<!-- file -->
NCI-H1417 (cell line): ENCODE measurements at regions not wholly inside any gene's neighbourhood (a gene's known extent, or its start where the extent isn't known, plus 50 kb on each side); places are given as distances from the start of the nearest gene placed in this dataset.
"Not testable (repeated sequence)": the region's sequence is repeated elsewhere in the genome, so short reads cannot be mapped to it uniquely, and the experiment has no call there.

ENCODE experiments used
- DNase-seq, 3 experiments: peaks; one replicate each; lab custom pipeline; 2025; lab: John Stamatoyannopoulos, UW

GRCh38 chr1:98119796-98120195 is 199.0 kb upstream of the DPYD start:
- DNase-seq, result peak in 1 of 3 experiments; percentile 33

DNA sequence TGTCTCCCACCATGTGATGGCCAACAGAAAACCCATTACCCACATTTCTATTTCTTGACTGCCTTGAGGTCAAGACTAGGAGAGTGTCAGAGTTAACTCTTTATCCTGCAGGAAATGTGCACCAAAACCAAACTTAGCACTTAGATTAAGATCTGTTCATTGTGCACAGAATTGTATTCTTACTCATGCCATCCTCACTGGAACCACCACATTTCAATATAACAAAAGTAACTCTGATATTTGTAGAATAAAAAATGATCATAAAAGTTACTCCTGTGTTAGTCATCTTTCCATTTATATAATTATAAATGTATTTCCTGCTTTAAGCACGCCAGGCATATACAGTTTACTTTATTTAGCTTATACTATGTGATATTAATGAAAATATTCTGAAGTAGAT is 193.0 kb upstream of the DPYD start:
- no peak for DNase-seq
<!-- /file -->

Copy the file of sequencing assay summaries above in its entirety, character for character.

NCI-H1417 (cell line): ENCODE measurements at regions not wholly inside any gene's neighbourhood (a gene's known extent, or its start where the extent isn't known, plus 50 kb on each side); places are given as distances from the start of the nearest gene placed in this dataset.
"Not testable (repeated sequence)": the region's sequence is repeated elsewhere in the genome, so short reads cannot be mapped to it uniquely, and the experiment has no call there.

ENCODE experiments used
- DNase-seq, 3 experiments: peaks; one replicate each; lab custom pipeline; 2025; lab: John Stamatoyannopoulos, UW

GRCh38 chr1:98119796-98120195 is 199.0 kb upstream of the DPYD start:
- DNase-seq, result peak in 1 of 3 experiments; percentile 33

DNA sequence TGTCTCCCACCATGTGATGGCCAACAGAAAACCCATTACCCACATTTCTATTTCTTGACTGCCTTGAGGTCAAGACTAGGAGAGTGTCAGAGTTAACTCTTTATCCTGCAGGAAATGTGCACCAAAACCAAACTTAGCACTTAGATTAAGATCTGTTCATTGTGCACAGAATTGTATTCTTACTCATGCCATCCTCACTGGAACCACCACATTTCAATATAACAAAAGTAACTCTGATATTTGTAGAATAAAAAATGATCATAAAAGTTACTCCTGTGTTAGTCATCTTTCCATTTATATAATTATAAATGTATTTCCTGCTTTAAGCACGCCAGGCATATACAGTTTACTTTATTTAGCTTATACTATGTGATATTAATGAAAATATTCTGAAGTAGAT is 193.0 kb upstream of the DPYD start:
- no peak for DNase-seq